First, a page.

U.S. Beer Consumption Continues Decline
Consumers gravitate toward wine and spirits innovations, says Beverage Information Group
NORWALK, Conn. -- Heightened competition from other beverage alcohol segments, high unemployment rates among core consumers and a struggling economy contributed to another year of declines for the beer industry, according to the recently released Beverage Information Group's 2012 Beer Handbook.
It said that the overall beer industry lost 35.6 million 2.25 gallon cases--a 1.3% decline--to end the year at 2.787 billion cases.
Consumers are gravitating to the wine and spirits industries with their new product offerings such as flavored vodkas, category-crossing whiskey liqueurs, sweet reds and high-end blends, it said.
Meanwhile, domestic beer saw declines due to its lack of innovation and ability to connect with consumers, Beverage Information Group said. With the largest segment, light beer, losing 39.2 million 2.25-gallon cases, the other beer segments could not make up for the loss. The craft and imported beer segments' continued success helped to offset some of the overall industries' declines, but could not fix the problem, it said.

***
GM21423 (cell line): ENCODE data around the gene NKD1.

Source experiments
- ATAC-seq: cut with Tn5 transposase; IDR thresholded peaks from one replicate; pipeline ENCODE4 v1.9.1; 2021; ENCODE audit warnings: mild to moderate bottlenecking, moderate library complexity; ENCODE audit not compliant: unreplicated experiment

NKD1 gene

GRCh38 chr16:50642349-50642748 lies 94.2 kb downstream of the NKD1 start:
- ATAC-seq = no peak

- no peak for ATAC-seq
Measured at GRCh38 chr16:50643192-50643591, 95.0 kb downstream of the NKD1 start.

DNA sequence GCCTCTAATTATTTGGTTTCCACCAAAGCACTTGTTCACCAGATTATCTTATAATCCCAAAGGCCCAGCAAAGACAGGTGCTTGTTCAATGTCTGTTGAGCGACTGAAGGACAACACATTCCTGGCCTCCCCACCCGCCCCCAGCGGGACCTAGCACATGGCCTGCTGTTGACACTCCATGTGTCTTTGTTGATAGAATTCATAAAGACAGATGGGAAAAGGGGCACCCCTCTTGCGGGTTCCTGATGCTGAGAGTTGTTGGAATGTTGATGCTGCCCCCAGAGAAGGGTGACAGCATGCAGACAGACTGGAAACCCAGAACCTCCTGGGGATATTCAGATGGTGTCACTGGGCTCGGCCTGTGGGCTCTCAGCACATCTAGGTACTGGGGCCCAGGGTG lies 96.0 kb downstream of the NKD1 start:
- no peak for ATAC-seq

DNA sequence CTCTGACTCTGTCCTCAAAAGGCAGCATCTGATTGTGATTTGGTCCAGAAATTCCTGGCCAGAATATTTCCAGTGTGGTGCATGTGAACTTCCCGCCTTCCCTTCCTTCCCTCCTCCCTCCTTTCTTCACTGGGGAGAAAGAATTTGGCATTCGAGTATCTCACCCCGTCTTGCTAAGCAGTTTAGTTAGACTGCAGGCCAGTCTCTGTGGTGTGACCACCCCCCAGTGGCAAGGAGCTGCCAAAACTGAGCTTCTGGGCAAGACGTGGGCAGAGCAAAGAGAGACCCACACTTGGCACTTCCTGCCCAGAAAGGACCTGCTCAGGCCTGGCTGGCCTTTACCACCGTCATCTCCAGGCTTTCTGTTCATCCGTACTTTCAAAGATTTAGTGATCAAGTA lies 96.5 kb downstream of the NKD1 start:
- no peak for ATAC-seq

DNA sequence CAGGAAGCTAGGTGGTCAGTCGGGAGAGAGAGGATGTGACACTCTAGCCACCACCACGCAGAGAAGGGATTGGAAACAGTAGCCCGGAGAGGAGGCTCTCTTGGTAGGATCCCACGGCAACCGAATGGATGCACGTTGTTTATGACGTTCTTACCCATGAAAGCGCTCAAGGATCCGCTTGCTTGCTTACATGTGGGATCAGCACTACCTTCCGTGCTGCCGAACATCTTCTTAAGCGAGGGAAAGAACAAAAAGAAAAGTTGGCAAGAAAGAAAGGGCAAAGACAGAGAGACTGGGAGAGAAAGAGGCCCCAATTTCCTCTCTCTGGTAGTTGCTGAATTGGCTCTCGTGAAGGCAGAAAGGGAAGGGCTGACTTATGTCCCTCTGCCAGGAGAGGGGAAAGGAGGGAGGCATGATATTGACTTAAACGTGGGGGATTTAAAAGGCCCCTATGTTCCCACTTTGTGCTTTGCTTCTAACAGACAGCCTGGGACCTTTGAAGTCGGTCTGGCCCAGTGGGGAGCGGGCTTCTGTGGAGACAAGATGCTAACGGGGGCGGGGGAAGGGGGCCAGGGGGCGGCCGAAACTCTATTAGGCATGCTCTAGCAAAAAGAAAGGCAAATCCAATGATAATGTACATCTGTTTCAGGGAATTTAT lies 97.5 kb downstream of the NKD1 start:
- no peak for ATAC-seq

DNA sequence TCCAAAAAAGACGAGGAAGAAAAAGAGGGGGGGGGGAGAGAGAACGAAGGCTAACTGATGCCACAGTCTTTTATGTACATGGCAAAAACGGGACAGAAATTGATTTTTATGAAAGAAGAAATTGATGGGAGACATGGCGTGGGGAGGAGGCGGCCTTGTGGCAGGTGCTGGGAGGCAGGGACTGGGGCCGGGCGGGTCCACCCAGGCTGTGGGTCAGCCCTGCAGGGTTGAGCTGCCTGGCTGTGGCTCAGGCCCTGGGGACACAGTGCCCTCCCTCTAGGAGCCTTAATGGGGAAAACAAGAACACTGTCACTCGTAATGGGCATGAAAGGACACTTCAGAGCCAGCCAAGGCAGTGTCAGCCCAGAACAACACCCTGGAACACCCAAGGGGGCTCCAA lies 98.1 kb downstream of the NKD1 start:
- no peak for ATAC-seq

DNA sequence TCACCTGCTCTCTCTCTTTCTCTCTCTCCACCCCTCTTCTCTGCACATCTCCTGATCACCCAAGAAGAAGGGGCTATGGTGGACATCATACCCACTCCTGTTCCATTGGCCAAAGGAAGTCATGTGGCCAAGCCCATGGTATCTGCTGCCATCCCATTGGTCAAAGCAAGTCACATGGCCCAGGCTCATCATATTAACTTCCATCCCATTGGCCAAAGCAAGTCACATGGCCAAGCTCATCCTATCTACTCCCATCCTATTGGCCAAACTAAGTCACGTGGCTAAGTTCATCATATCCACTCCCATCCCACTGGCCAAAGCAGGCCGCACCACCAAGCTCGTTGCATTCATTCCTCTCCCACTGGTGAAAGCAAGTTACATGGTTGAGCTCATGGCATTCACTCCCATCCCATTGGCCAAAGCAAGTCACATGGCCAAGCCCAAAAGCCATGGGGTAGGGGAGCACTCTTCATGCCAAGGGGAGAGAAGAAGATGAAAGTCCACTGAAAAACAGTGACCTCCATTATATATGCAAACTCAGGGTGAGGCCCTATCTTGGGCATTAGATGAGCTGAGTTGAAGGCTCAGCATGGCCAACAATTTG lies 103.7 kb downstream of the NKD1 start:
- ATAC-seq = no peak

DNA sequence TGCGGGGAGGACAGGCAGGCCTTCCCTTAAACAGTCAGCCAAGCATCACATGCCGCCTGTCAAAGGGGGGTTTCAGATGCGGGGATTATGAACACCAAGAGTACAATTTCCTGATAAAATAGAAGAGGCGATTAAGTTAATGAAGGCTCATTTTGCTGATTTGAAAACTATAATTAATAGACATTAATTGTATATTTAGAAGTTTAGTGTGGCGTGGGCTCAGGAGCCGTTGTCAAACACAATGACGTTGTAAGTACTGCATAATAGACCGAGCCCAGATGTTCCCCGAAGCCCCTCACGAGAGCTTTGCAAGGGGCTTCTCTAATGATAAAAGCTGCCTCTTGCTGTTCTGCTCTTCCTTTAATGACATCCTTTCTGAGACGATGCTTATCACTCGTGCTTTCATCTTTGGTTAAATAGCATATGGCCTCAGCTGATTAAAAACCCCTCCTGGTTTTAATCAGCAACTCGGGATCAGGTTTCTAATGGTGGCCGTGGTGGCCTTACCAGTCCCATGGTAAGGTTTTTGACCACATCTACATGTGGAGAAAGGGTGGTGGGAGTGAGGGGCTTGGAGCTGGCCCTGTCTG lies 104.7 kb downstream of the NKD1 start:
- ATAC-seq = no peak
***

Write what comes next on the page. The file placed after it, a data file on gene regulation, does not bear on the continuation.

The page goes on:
According to the Beer Handbook, imported beer also saw an increase of 1.3% in 2011, and it is projected to climb. Consumers are increasingly drawn to imports due to the wide variety of high-end products available, as consumers are trading back up to more premium brands, said the report.
The Beverage Information Group said it expects the growth in the craft and imported beer categories seen over the years to continue, with imports projected to grow at a slightly slower rate. It remains to be seen if they can offset the declines in the domestic categories, it said. Unemployment rates, economic uncertainty, rising commodity and fuel costs all impact beer pricing structure and, therefore, volume.
"We are looking to the craft segment to continue to spur growth in the beer industry," said Adam Rogers, senior analyst for the Beverage Information Group, Norwalk, Conn. "Consumer interest is at its peak and there is unlimited potential for growth as more craft brewers enter the marketplace."